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Antibody-Drug Conjugates (ADCs) – Biotherapeutic bullet

SEAN L KITSON*, DEREK J QUINN, THOMAS S MOODY, DAVID SPEED, WILLIAM WATTERS, DAVID ROZZELL
*Corresponding authorAlmac, Department of Biocatalysis and Isotope Chemistry, 20 Seagoe Industrial Estate, Craigavon, BT63 5QD, United Kingdom

Abstract

Immunotherapies especially targeted towards oncology, based on antibody-drug conjugates (ADCs) have recently been boosted by the US Food and Drug Administration approval of Adcetris to treat Hodgkin’s lymphoma and Kadcyla for metastatic breast cancer. The emphasis of this article is to provide an overview of the design of ADCs in order to examine their ability to find and kill tumour cells. A particular focus will be on the relationship between the cytotoxic drug, chemical linker and the type of monoclonal antibody (MAb) used to make up the components of the ADC. Furthermore, the article will conclude on a carbon-14 labelled linker strategy for ADCs to be utilised in absorption, distribution, metabolism and excretion (ADME) studies towards regulatory new drug approval requirements.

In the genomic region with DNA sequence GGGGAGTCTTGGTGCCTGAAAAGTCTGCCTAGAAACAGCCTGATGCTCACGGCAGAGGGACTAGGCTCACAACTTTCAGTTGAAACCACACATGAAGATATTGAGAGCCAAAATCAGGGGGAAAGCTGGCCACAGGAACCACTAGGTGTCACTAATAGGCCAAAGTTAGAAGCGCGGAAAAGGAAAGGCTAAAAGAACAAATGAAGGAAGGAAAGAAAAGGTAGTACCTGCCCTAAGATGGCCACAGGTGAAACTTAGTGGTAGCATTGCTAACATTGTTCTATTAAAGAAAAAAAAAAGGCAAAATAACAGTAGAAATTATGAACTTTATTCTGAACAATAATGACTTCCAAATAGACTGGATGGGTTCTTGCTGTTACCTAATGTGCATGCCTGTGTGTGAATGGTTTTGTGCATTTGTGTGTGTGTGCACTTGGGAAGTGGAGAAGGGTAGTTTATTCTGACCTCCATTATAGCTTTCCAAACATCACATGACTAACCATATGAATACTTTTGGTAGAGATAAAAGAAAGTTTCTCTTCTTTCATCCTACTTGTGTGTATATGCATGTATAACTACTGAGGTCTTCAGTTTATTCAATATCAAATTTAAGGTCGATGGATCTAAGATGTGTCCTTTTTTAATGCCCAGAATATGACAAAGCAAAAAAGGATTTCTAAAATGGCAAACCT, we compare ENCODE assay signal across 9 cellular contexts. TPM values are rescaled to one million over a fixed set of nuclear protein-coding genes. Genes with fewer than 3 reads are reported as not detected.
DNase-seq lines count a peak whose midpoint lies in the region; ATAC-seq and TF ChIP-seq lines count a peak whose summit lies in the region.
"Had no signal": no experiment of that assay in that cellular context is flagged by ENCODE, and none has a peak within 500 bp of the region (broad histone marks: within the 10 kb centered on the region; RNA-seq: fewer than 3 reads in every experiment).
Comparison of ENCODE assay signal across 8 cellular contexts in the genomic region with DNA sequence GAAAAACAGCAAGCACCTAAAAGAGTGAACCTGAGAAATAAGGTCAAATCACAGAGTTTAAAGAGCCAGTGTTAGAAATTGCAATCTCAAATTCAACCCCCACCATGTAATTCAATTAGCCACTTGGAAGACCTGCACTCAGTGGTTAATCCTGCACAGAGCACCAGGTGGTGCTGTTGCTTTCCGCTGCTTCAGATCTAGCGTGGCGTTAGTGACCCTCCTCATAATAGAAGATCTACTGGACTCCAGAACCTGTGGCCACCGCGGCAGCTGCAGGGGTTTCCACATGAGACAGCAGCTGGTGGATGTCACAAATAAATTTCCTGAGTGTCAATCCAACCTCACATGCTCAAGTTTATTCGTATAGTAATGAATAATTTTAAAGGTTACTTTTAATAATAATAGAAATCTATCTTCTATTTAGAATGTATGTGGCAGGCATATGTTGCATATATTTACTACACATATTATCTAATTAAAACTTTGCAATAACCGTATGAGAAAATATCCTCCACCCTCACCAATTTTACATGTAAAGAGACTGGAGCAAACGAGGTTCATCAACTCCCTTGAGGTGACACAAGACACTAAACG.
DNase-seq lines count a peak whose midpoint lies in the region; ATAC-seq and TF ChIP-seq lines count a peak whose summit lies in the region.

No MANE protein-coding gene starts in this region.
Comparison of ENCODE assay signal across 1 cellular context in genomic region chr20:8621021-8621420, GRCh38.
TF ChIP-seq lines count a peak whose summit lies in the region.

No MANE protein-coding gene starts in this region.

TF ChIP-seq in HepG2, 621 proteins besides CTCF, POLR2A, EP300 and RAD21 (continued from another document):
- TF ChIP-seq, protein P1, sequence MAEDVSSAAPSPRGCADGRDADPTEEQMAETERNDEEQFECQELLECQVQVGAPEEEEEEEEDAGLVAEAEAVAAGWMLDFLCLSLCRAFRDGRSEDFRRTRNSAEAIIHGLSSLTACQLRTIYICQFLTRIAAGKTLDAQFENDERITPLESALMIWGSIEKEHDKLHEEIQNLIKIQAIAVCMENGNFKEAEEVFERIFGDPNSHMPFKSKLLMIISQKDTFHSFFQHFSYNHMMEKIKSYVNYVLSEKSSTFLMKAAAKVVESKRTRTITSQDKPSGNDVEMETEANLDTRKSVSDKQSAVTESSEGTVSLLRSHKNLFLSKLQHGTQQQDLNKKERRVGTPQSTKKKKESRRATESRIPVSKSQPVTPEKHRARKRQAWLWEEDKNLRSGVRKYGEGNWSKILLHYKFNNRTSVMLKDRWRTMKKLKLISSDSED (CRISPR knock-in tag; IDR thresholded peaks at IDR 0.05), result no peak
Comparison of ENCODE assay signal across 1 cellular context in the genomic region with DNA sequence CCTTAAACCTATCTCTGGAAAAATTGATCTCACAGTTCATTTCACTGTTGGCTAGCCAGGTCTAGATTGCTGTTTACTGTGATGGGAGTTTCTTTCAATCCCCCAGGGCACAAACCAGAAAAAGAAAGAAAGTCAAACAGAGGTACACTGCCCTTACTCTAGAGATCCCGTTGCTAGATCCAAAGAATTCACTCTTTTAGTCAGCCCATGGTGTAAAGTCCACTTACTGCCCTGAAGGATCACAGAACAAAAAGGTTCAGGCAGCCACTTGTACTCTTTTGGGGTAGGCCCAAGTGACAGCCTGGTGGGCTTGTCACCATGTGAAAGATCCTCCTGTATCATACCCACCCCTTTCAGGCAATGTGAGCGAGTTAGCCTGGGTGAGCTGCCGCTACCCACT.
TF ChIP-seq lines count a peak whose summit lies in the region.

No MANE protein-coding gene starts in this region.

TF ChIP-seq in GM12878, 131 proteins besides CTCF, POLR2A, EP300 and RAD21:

INTRODUCTION

In 2012, the US Food and Drug Administration (FDA) gave approval to 39 drugs and this was the highest number since the mid 1990s (1). According to market analysis, the outlook remains strong for at least 35 new drug approvals per year until 2016 (2). The next blockbuster drug discoveries may well emerge from a class of targeted cell based immunotherapeutics called antibody-drug conjugates (ADCs). These are being developed by biopharmaceutical companies as the next generation of cancer treatments (3).
The first antibody targeted therapy came in 1986 with the FDA approval of OKT3 to treat organ rejection. This involved the use of a murine IgG2a monoclonal antibody (MAb) to target the CD3 antigen, which is a membrane protein on the surface of